Friday, April 29, 2016

Oldsmobile: Old School & New Life for Pettys

Twelve years ago - April 29, 2004 - the last Oldsmobile rolled off GM's assembly line. Oldsmobile was America's oldest automotive brand, and it was the second brand to roll into General Motors. Over the decades, however, the brand found itself as the red-headed stepchild of GM. It wasn't the most luxurious, cheapest, hippest, coolest, oldest, creative or any other adjective. It was solidly in the middle of the company's product offerings, and GM made the decision to shutter the brand.

Oldsmobile had its place in racing, particularly NASCAR. In the mid to late 1950s, Lee Petty fielded cars for himself and often other drivers. The race car of choice during that time was an Oldsmobile Delta 88. Other Petty drivers included the likes of Bill Lutz, Tiny Lund...

From Andy Towler at
...Bobby Myers (father of long-time Richard Childress Racing crewman Chocolate Myers)...

Final photo taken of Bobby Myers courtesy of Randy Myers
....and even Ralph Earnhardt.

Courtesy of Don Smyle / Smyle Media
Richard Petty's first career start at Columbia Speedway was in a hand-me-down Oldsmobile convertible. The remnants of what is believed to be the Olds that King drove in that first race in 1958 now resides in Memory Lane Museum in Mooresville, NC. It's also likely the car was the same Petty Olds raced by Billy Myers (Bobby's brother, Chocolate's uncle) to his final win in a convertible race at North Wilkesboro in 1958.

TMC Photo
The Pettys field a pair of Oldsmobiles in the first Daytona 500 in 1959. Richard entered an older Olds convertible, and Lee narrowly won the race in his new Olds hardtop.

Partway through the 1959 season, the Pettys became a full-time Plymouth team. In 1971, Petty Enterprises fielded a Dodge Charger for Buddy Baker while keeping the King in a Plymouth. In early 1972, the decision was made to move the 43 to a Dodge as well. The 43 stayed a Dodge through 1978 with Richard racing the 1974 Charger and the ill-fated 1978 Magnum.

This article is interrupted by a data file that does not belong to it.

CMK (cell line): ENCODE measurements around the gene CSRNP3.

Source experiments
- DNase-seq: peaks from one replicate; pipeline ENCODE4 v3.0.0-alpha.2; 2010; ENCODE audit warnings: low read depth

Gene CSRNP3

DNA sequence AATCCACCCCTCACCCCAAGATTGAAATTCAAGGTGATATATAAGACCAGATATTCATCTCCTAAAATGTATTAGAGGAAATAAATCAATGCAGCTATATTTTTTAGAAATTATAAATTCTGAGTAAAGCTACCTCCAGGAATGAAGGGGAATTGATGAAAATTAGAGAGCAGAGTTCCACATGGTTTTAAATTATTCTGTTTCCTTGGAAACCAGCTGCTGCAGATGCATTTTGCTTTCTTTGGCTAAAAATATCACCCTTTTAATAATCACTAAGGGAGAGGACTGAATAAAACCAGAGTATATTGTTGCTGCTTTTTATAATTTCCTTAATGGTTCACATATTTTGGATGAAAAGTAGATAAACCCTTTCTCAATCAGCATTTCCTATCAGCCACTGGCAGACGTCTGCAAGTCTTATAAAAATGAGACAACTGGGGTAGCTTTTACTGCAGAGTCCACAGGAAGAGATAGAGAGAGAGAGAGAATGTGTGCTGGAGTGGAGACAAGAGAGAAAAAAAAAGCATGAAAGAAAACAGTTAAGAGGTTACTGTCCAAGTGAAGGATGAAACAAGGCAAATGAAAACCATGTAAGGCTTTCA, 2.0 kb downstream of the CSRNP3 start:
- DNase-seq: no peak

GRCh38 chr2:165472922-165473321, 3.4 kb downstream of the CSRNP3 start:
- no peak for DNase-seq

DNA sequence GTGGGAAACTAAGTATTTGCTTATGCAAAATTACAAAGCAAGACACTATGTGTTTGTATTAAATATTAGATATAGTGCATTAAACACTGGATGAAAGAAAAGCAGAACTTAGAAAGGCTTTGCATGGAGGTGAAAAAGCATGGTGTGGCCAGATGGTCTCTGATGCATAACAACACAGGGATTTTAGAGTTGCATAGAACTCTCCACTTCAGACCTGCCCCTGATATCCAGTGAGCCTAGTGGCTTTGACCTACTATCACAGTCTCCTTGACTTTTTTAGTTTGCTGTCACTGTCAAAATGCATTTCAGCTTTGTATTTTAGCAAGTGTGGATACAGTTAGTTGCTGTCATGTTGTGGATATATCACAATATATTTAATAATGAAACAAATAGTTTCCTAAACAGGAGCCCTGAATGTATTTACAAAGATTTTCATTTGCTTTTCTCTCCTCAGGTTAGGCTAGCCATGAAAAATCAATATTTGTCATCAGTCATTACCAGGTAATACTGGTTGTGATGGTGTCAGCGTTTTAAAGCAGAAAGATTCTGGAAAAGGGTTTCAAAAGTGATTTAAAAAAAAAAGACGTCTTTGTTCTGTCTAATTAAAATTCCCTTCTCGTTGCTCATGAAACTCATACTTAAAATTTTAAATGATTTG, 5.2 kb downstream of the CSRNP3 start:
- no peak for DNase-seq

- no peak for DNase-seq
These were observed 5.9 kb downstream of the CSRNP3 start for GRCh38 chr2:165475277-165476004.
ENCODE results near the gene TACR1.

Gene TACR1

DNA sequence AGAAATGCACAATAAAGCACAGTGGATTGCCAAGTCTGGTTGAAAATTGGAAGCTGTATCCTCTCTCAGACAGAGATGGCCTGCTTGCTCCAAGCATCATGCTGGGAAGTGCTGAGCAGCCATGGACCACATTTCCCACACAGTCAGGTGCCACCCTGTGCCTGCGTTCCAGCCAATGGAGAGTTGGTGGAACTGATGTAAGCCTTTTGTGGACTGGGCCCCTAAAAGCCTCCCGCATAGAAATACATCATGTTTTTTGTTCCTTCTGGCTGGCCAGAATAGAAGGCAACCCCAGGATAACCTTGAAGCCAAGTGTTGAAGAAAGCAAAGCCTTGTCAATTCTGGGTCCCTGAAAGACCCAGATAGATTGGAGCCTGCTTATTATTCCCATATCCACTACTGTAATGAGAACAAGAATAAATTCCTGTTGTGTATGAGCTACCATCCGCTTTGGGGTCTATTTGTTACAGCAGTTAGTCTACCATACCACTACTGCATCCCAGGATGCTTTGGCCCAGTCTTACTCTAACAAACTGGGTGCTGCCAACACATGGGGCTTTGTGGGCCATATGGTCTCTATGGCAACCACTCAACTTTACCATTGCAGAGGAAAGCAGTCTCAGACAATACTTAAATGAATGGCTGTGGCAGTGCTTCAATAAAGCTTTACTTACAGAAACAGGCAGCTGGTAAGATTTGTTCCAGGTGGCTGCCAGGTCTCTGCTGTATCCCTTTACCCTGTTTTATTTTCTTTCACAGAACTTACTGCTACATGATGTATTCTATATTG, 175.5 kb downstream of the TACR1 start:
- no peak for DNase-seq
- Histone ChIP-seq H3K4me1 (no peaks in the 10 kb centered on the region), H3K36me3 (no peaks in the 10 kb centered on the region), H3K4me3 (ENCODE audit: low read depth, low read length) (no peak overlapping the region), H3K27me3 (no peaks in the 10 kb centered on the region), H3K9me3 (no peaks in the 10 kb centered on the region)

Midway through 1978, the Dodge was no longer competetive. The Pettys made a logical - yet unpopular to many - decision to switch to Chevrolet. The team ran a purchased Monte Carlo the rest of the season until they could begin to build their own.

In the off-season, the team expanded its General Motors fleet beyond just the workhorse Monte Carlo. As previously blogged, a Caprice was built to run several of the short tracks. And for the superspeedways, the Pettys returned to the name brand with which Richard started: Oldsmobile.

Junior Johnson fielded the Olds Cutlass 442 for Cale Yarborough in 1978. By 1979, just about every GM team built one for the big tracks. Junior's team ran the 442 frequently, but most other teams raced it sparingly - primarily at tracks such as Daytona and Talladega.

1979 Daytona 500 - This race is perhaps the most well-known race for the 43 442. With a solid Petty blue hood and no STP oval because of an on-going financial chess match between STP and the Pettys, the newly built 442 won its debut race.

1979 Atlanta 500 - This 442 started and finished 11th with a one-time, unique look. The STP oval was back on the hood - but a small one. And a series of varying sized STP decals were applied to the quarter panels.